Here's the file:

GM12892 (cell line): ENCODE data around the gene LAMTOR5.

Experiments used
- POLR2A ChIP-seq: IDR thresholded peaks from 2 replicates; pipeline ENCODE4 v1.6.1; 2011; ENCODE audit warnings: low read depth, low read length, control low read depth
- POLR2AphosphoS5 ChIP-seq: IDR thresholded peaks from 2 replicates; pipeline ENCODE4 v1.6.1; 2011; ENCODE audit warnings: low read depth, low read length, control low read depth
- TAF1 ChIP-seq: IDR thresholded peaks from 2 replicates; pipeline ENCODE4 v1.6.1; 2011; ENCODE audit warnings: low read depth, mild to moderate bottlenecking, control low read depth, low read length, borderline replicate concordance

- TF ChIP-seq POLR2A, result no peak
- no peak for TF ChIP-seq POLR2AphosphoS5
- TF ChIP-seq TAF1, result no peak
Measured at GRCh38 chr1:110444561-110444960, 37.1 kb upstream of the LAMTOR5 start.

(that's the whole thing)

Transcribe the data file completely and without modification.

GM12892 (cell line): ENCODE data around the gene LAMTOR5.

Experiments used
- POLR2A ChIP-seq: IDR thresholded peaks from 2 replicates; pipeline ENCODE4 v1.6.1; 2011; ENCODE audit warnings: low read depth, low read length, control low read depth
- POLR2AphosphoS5 ChIP-seq: IDR thresholded peaks from 2 replicates; pipeline ENCODE4 v1.6.1; 2011; ENCODE audit warnings: low read depth, low read length, control low read depth
- TAF1 ChIP-seq: IDR thresholded peaks from 2 replicates; pipeline ENCODE4 v1.6.1; 2011; ENCODE audit warnings: low read depth, mild to moderate bottlenecking, control low read depth, low read length, borderline replicate concordance

- TF ChIP-seq POLR2A, result no peak
- no peak for TF ChIP-seq POLR2AphosphoS5
- TF ChIP-seq TAF1, result no peak
Measured at GRCh38 chr1:110444561-110444960, 37.1 kb upstream of the LAMTOR5 start.